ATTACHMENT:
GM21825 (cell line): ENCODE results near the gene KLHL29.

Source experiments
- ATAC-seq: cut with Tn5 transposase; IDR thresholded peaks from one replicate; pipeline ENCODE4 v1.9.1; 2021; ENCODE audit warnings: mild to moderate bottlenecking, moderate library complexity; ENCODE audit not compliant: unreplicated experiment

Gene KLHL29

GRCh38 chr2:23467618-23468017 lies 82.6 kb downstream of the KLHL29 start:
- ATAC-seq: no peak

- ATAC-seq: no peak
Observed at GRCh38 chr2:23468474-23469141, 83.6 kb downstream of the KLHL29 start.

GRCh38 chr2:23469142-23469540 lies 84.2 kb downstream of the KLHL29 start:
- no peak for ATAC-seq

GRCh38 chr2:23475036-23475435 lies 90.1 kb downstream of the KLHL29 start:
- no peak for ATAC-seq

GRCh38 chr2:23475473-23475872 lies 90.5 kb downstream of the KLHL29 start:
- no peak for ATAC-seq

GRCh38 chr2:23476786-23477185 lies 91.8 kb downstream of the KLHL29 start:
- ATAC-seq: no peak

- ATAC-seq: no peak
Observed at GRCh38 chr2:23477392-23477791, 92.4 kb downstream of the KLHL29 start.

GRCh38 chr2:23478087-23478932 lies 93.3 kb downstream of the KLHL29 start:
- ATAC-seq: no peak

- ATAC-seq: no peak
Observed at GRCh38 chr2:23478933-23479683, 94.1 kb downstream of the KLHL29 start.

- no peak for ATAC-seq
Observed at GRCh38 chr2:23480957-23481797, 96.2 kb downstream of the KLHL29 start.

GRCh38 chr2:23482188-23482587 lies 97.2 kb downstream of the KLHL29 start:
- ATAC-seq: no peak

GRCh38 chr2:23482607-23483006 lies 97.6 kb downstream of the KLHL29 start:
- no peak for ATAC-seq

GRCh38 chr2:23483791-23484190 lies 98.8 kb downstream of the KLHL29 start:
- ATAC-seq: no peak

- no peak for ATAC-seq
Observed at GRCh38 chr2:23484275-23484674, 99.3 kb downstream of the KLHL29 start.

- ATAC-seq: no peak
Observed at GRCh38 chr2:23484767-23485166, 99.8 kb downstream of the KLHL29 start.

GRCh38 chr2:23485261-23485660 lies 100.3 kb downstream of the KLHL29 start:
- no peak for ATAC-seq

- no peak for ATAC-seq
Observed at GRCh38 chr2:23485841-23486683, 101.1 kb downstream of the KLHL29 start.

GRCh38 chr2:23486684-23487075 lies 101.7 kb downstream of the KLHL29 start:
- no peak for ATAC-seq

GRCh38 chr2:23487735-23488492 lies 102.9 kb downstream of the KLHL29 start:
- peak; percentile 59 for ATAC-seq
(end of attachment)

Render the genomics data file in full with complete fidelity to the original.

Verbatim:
GM21825 (cell line): ENCODE results near the gene KLHL29.

Source experiments
- ATAC-seq: cut with Tn5 transposase; IDR thresholded peaks from one replicate; pipeline ENCODE4 v1.9.1; 2021; ENCODE audit warnings: mild to moderate bottlenecking, moderate library complexity; ENCODE audit not compliant: unreplicated experiment

Gene KLHL29

GRCh38 chr2:23467618-23468017 lies 82.6 kb downstream of the KLHL29 start:
- ATAC-seq: no peak

- ATAC-seq: no peak
Observed at GRCh38 chr2:23468474-23469141, 83.6 kb downstream of the KLHL29 start.

GRCh38 chr2:23469142-23469540 lies 84.2 kb downstream of the KLHL29 start:
- no peak for ATAC-seq

GRCh38 chr2:23475036-23475435 lies 90.1 kb downstream of the KLHL29 start:
- no peak for ATAC-seq

GRCh38 chr2:23475473-23475872 lies 90.5 kb downstream of the KLHL29 start:
- no peak for ATAC-seq

GRCh38 chr2:23476786-23477185 lies 91.8 kb downstream of the KLHL29 start:
- ATAC-seq: no peak

- ATAC-seq: no peak
Observed at GRCh38 chr2:23477392-23477791, 92.4 kb downstream of the KLHL29 start.

GRCh38 chr2:23478087-23478932 lies 93.3 kb downstream of the KLHL29 start:
- ATAC-seq: no peak

- ATAC-seq: no peak
Observed at GRCh38 chr2:23478933-23479683, 94.1 kb downstream of the KLHL29 start.

- no peak for ATAC-seq
Observed at GRCh38 chr2:23480957-23481797, 96.2 kb downstream of the KLHL29 start.

GRCh38 chr2:23482188-23482587 lies 97.2 kb downstream of the KLHL29 start:
- ATAC-seq: no peak

GRCh38 chr2:23482607-23483006 lies 97.6 kb downstream of the KLHL29 start:
- no peak for ATAC-seq

GRCh38 chr2:23483791-23484190 lies 98.8 kb downstream of the KLHL29 start:
- ATAC-seq: no peak

- no peak for ATAC-seq
Observed at GRCh38 chr2:23484275-23484674, 99.3 kb downstream of the KLHL29 start.

- ATAC-seq: no peak
Observed at GRCh38 chr2:23484767-23485166, 99.8 kb downstream of the KLHL29 start.

GRCh38 chr2:23485261-23485660 lies 100.3 kb downstream of the KLHL29 start:
- no peak for ATAC-seq

- no peak for ATAC-seq
Observed at GRCh38 chr2:23485841-23486683, 101.1 kb downstream of the KLHL29 start.

GRCh38 chr2:23486684-23487075 lies 101.7 kb downstream of the KLHL29 start:
- no peak for ATAC-seq

GRCh38 chr2:23487735-23488492 lies 102.9 kb downstream of the KLHL29 start:
- peak; percentile 59 for ATAC-seq